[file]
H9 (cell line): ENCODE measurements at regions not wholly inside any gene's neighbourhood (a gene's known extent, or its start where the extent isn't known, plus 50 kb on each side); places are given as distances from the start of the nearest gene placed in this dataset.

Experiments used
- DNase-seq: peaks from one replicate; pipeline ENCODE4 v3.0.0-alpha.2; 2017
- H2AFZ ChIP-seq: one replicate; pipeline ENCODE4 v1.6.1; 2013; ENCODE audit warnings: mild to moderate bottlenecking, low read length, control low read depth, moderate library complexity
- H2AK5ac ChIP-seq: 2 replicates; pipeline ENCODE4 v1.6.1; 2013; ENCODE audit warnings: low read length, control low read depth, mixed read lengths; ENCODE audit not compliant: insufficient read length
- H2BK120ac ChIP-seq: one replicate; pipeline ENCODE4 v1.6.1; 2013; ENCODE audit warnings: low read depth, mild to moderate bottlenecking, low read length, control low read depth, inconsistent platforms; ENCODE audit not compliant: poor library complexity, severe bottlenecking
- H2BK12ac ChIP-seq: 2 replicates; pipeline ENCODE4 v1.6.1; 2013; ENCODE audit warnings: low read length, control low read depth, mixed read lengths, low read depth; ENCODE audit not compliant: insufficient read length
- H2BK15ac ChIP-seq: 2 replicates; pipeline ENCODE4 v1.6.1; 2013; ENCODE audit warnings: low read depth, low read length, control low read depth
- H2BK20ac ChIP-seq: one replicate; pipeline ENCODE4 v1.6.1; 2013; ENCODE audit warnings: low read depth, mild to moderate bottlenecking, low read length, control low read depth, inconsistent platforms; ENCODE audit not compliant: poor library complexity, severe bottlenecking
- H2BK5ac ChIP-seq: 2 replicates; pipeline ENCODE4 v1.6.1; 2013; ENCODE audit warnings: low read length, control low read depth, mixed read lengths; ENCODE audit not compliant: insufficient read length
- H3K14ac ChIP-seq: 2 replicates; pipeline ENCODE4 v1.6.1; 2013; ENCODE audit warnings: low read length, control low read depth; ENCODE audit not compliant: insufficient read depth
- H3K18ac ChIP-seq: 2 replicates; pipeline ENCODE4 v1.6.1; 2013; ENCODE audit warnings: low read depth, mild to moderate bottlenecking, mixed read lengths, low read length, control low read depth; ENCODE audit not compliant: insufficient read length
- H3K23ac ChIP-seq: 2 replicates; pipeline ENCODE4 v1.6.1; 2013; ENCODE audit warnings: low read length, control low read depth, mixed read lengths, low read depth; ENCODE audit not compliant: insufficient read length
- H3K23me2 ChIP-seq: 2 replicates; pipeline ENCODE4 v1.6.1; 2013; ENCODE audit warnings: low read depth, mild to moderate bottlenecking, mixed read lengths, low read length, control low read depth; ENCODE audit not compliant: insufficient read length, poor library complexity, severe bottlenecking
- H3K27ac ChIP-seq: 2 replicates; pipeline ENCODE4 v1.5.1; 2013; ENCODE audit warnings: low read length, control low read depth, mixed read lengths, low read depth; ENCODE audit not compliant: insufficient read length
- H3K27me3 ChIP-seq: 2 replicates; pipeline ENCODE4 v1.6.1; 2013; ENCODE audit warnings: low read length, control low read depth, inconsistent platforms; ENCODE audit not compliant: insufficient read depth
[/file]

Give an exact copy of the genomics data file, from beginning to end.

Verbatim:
H9 (cell line): ENCODE measurements at regions not wholly inside any gene's neighbourhood (a gene's known extent, or its start where the extent isn't known, plus 50 kb on each side); places are given as distances from the start of the nearest gene placed in this dataset.

Experiments used
- DNase-seq: peaks from one replicate; pipeline ENCODE4 v3.0.0-alpha.2; 2017
- H2AFZ ChIP-seq: one replicate; pipeline ENCODE4 v1.6.1; 2013; ENCODE audit warnings: mild to moderate bottlenecking, low read length, control low read depth, moderate library complexity
- H2AK5ac ChIP-seq: 2 replicates; pipeline ENCODE4 v1.6.1; 2013; ENCODE audit warnings: low read length, control low read depth, mixed read lengths; ENCODE audit not compliant: insufficient read length
- H2BK120ac ChIP-seq: one replicate; pipeline ENCODE4 v1.6.1; 2013; ENCODE audit warnings: low read depth, mild to moderate bottlenecking, low read length, control low read depth, inconsistent platforms; ENCODE audit not compliant: poor library complexity, severe bottlenecking
- H2BK12ac ChIP-seq: 2 replicates; pipeline ENCODE4 v1.6.1; 2013; ENCODE audit warnings: low read length, control low read depth, mixed read lengths, low read depth; ENCODE audit not compliant: insufficient read length
- H2BK15ac ChIP-seq: 2 replicates; pipeline ENCODE4 v1.6.1; 2013; ENCODE audit warnings: low read depth, low read length, control low read depth
- H2BK20ac ChIP-seq: one replicate; pipeline ENCODE4 v1.6.1; 2013; ENCODE audit warnings: low read depth, mild to moderate bottlenecking, low read length, control low read depth, inconsistent platforms; ENCODE audit not compliant: poor library complexity, severe bottlenecking
- H2BK5ac ChIP-seq: 2 replicates; pipeline ENCODE4 v1.6.1; 2013; ENCODE audit warnings: low read length, control low read depth, mixed read lengths; ENCODE audit not compliant: insufficient read length
- H3K14ac ChIP-seq: 2 replicates; pipeline ENCODE4 v1.6.1; 2013; ENCODE audit warnings: low read length, control low read depth; ENCODE audit not compliant: insufficient read depth
- H3K18ac ChIP-seq: 2 replicates; pipeline ENCODE4 v1.6.1; 2013; ENCODE audit warnings: low read depth, mild to moderate bottlenecking, mixed read lengths, low read length, control low read depth; ENCODE audit not compliant: insufficient read length
- H3K23ac ChIP-seq: 2 replicates; pipeline ENCODE4 v1.6.1; 2013; ENCODE audit warnings: low read length, control low read depth, mixed read lengths, low read depth; ENCODE audit not compliant: insufficient read length
- H3K23me2 ChIP-seq: 2 replicates; pipeline ENCODE4 v1.6.1; 2013; ENCODE audit warnings: low read depth, mild to moderate bottlenecking, mixed read lengths, low read length, control low read depth; ENCODE audit not compliant: insufficient read length, poor library complexity, severe bottlenecking
- H3K27ac ChIP-seq: 2 replicates; pipeline ENCODE4 v1.5.1; 2013; ENCODE audit warnings: low read length, control low read depth, mixed read lengths, low read depth; ENCODE audit not compliant: insufficient read length
- H3K27me3 ChIP-seq: 2 replicates; pipeline ENCODE4 v1.6.1; 2013; ENCODE audit warnings: low read length, control low read depth, inconsistent platforms; ENCODE audit not compliant: insufficient read depth